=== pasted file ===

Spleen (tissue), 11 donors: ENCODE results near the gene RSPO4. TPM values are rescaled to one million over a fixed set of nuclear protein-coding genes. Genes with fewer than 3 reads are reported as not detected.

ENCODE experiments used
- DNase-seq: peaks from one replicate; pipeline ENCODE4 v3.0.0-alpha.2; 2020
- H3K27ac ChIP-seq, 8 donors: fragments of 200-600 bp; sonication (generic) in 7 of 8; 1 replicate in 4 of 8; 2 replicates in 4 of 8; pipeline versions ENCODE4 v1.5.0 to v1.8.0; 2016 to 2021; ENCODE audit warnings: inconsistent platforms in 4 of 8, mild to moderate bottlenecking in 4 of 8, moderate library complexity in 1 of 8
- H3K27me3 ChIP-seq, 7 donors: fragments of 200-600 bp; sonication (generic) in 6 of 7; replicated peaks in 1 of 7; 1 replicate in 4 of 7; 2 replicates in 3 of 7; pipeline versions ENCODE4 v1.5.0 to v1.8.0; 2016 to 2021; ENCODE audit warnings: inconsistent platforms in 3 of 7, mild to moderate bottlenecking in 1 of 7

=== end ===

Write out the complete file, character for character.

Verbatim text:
Spleen (tissue), 11 donors: ENCODE results near the gene RSPO4. TPM values are rescaled to one million over a fixed set of nuclear protein-coding genes. Genes with fewer than 3 reads are reported as not detected.

ENCODE experiments used
- DNase-seq: peaks from one replicate; pipeline ENCODE4 v3.0.0-alpha.2; 2020
- H3K27ac ChIP-seq, 8 donors: fragments of 200-600 bp; sonication (generic) in 7 of 8; 1 replicate in 4 of 8; 2 replicates in 4 of 8; pipeline versions ENCODE4 v1.5.0 to v1.8.0; 2016 to 2021; ENCODE audit warnings: inconsistent platforms in 4 of 8, mild to moderate bottlenecking in 4 of 8, moderate library complexity in 1 of 8
- H3K27me3 ChIP-seq, 7 donors: fragments of 200-600 bp; sonication (generic) in 6 of 7; replicated peaks in 1 of 7; 1 replicate in 4 of 7; 2 replicates in 3 of 7; pipeline versions ENCODE4 v1.5.0 to v1.8.0; 2016 to 2021; ENCODE audit warnings: inconsistent platforms in 3 of 7, mild to moderate bottlenecking in 1 of 7